Harper was convinced his scheme was foolproof. He prepared several bullets, then shot them into watermelons out in the woods, adjusting the polymers till he got the effect he wanted. He picked a Thursday morning to shoot her, knowing that her best friend would come at around 10:30 am to pick her up to go shopping. His last task was to break the window in the back door at the kitchen, the point of entry for the robber.
When her best friend called 911 reporting her dead, the local crime scene investigators and coroner soon arrived at the Harper residence. The coroner did a preliminary exam at the scene, and determined that the first knife wound had apparently penetrated the aorta. This would explain the lack of significant bleeding at the site of the other knife wounds.
Severing of the aorta caused her to bleed into the abdominal cavity so fast that her blood pressure fell, and blood was not readily supplied to the other wound areas. Tom, who was sitting nearby appearing to grieve over his wife's death, heard the coroner tell the investigators this. He mused to himself that they had bought it, so far.
The CSI team finished their work hours later, but found little physical or trace evidence to go on. The murder weapon was found on the lawn, but wiped clean of prints. They sent it to the lab to be superglue-fumed for latent prints. Cast of the large shoe prints in the soft dirt were made, and a variety of fibers and hairs were bagged, but they all would turn out to be either those of Alice, Tom, or their son Alec, who was away at college.
A Lingering Suspicion
Still, to investigators it looked a little too clean--a little too perfect. Knowing that the husband is always a potential suspect in homicides, Harper cooperated with the police in all interrogations. A co-worker who was interviewed mentioned that Harper had worn a red flannel shirt the day of the murder. On a hunch, the lead CSI asked Tom for the clothes he was wearing that day. Since Harper was right handed and also wore his watch on his right hand, the watch was also collected. Harper did not see any problem with giving them these items; after all, he wasn't there at the time of the crime.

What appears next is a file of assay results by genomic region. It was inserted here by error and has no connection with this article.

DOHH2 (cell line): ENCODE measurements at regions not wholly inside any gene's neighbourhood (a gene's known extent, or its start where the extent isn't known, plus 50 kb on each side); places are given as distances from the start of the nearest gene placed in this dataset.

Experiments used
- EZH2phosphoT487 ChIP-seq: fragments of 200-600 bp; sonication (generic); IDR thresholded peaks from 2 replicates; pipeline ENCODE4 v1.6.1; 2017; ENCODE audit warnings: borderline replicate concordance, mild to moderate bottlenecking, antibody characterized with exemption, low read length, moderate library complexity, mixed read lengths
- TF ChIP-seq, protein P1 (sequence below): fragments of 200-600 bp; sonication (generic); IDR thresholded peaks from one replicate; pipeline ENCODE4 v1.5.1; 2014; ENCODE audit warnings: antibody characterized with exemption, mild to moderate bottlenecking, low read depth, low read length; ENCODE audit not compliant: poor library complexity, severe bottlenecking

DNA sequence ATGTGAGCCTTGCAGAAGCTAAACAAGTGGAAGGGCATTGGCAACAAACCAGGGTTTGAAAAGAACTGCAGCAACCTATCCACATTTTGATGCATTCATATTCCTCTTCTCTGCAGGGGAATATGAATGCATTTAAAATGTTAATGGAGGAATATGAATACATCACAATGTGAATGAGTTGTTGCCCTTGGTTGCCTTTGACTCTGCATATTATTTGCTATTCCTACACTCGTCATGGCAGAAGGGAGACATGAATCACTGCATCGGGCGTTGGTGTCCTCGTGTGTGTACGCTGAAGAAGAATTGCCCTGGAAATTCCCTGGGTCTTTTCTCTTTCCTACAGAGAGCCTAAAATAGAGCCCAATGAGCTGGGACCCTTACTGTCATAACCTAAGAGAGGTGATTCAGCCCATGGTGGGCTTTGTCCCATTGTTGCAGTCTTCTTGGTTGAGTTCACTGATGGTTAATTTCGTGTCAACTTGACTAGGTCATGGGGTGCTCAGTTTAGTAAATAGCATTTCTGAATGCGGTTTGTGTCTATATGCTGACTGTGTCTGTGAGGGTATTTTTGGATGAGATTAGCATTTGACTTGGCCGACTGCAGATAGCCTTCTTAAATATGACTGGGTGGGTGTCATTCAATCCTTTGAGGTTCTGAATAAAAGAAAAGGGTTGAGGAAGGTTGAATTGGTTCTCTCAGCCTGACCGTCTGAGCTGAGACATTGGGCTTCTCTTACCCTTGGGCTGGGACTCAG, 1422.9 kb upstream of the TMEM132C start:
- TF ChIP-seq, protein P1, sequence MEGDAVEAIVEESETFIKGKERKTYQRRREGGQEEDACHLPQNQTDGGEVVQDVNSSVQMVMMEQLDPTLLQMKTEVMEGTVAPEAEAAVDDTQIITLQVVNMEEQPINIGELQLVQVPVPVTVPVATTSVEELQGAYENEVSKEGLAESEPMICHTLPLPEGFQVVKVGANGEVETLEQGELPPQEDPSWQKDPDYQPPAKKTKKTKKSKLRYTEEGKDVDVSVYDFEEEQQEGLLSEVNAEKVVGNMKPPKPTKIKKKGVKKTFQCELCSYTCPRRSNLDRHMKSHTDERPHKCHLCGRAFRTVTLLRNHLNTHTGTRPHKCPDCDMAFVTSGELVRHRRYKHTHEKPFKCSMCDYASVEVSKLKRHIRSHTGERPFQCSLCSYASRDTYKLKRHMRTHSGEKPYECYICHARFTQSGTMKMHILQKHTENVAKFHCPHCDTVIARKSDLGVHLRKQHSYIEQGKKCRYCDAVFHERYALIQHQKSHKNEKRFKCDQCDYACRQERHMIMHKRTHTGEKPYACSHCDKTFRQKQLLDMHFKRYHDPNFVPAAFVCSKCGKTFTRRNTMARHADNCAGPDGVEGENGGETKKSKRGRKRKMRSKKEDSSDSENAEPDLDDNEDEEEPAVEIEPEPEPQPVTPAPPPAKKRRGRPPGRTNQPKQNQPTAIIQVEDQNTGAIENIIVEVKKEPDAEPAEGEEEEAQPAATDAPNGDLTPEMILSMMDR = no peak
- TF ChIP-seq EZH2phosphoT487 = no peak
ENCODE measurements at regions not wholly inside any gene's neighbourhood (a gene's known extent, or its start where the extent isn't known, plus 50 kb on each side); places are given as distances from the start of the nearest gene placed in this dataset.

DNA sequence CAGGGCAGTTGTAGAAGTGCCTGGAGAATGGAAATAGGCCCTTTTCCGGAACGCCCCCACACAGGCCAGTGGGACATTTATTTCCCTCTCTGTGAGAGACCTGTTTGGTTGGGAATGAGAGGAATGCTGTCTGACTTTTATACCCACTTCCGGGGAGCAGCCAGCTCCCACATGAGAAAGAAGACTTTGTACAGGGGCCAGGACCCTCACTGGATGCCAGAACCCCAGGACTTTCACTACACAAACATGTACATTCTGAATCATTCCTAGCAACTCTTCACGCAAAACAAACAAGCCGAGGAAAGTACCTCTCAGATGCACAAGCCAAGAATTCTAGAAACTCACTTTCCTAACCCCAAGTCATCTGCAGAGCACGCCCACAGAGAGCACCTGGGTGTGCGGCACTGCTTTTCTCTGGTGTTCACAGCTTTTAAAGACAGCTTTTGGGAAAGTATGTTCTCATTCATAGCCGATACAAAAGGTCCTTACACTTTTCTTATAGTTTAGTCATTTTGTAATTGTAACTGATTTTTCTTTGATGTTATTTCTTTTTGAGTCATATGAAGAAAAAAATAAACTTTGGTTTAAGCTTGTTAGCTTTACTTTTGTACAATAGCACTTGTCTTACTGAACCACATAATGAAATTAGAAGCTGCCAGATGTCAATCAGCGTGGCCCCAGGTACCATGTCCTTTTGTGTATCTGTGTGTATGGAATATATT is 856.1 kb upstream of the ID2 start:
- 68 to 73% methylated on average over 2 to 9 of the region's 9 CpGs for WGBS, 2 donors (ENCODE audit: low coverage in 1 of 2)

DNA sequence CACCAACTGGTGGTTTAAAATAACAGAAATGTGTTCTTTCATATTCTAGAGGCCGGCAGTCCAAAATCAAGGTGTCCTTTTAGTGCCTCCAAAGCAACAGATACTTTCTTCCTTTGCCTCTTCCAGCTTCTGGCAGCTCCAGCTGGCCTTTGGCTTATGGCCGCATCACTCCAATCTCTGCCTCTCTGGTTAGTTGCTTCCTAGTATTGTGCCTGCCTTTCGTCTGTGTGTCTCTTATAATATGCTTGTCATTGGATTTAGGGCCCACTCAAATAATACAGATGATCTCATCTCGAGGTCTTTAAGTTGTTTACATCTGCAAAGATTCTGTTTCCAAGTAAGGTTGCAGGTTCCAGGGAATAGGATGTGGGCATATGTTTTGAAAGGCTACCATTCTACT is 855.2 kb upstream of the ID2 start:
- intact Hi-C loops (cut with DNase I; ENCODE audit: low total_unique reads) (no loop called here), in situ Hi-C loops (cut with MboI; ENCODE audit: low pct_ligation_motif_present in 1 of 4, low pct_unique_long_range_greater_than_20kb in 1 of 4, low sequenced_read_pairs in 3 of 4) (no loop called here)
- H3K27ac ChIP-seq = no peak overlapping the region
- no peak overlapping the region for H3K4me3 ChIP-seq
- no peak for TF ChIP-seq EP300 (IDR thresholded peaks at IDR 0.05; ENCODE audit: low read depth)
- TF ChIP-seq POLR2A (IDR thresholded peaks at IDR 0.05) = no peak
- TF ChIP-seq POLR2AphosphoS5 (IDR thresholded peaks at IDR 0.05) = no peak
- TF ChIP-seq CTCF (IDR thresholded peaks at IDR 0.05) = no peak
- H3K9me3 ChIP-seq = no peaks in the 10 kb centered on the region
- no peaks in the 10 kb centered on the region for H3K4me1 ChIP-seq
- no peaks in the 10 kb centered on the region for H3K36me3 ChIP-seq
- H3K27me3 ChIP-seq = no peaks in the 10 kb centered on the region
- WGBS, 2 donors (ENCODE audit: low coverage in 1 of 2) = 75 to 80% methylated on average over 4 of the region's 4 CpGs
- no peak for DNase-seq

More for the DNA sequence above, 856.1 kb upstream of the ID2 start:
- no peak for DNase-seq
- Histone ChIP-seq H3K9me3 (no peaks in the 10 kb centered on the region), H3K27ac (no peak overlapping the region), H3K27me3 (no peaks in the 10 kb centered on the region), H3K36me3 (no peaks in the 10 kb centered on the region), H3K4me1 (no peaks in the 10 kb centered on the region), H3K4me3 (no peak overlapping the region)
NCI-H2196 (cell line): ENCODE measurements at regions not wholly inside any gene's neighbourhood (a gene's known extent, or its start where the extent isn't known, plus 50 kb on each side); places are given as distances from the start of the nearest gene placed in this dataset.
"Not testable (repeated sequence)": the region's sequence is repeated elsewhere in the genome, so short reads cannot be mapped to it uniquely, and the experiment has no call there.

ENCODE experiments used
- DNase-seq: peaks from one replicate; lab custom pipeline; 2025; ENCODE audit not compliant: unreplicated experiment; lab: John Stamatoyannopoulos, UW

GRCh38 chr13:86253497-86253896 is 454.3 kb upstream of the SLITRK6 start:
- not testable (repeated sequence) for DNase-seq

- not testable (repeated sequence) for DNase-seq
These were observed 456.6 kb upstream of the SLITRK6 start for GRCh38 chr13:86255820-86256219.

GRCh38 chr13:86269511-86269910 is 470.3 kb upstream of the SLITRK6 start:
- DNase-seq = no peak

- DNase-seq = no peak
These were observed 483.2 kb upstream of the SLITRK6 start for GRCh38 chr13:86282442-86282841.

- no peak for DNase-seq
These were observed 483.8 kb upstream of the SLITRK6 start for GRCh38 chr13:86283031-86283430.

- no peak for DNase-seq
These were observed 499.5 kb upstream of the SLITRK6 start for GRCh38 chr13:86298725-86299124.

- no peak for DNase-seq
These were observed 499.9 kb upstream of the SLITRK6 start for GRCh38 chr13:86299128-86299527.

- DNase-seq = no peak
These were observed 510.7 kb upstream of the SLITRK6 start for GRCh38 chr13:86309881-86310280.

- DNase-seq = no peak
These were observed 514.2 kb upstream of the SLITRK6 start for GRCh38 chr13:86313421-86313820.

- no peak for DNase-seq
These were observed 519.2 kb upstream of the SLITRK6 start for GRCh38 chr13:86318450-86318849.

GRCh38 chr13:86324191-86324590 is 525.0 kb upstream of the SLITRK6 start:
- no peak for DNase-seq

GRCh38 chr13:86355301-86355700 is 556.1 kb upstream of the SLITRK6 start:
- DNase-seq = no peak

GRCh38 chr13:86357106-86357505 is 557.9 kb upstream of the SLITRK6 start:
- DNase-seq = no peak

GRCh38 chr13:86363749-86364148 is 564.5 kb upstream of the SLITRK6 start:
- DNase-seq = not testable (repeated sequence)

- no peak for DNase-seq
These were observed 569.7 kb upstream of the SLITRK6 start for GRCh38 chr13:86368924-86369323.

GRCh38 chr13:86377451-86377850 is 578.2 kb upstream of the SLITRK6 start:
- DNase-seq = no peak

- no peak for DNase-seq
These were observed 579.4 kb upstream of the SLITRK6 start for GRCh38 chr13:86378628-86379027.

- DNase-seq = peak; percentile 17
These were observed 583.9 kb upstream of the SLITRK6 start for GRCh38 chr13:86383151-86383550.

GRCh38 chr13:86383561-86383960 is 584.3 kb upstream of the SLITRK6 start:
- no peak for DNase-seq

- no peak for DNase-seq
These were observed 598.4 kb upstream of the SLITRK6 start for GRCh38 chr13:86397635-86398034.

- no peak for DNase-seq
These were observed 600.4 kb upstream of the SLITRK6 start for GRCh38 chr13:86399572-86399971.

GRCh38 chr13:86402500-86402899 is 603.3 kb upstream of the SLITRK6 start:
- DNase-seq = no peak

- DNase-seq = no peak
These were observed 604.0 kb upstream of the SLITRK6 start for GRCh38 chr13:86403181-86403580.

Newton Gets His Man
Dr. Harper, a distinguished dentist in the community, forgot a basic principle of physics: to every action there is an equal and opposite reaction. Yes, Newton's Third Law of Motion was about to spoil the good doctor's plan. Analysis of the red shirt at the crime lab revealed a radiating pattern of small mist-like blood droplets within the red fabric of the shirt. The victim was shot with a small caliber .22, which would only produce blood spatter for a distance of two or three feet. To get his shot positioned right to hit the aorta, Harper had walked up to within a foot of his wife before he pulled the trigger. Similar analysis of the watchband with Luminol and an ultraviolet alternative light source showed bloodstain on the band. A sample of this blood submitted for DNA analysis established that the blood was that of Alice Harper.
To solidify the case, they also found gunshot residue (GSR) on the shirt. The potential residue particles were lifted from the fabric with double sided tape, and then subjected to scanning electron microscope analysis. Now the victim's clothing and back were tested for GSR. GSR on Harper's shirt matched GSR removed from Alice Harper. One again, Newton's Third Law came into play in solving this crime.
The doctor's plan to commit the perfect crime was spoiled by a principle he learned in a high school physics class. But more important is that good forensic analysis provided the evidence necessary for another successful conviction.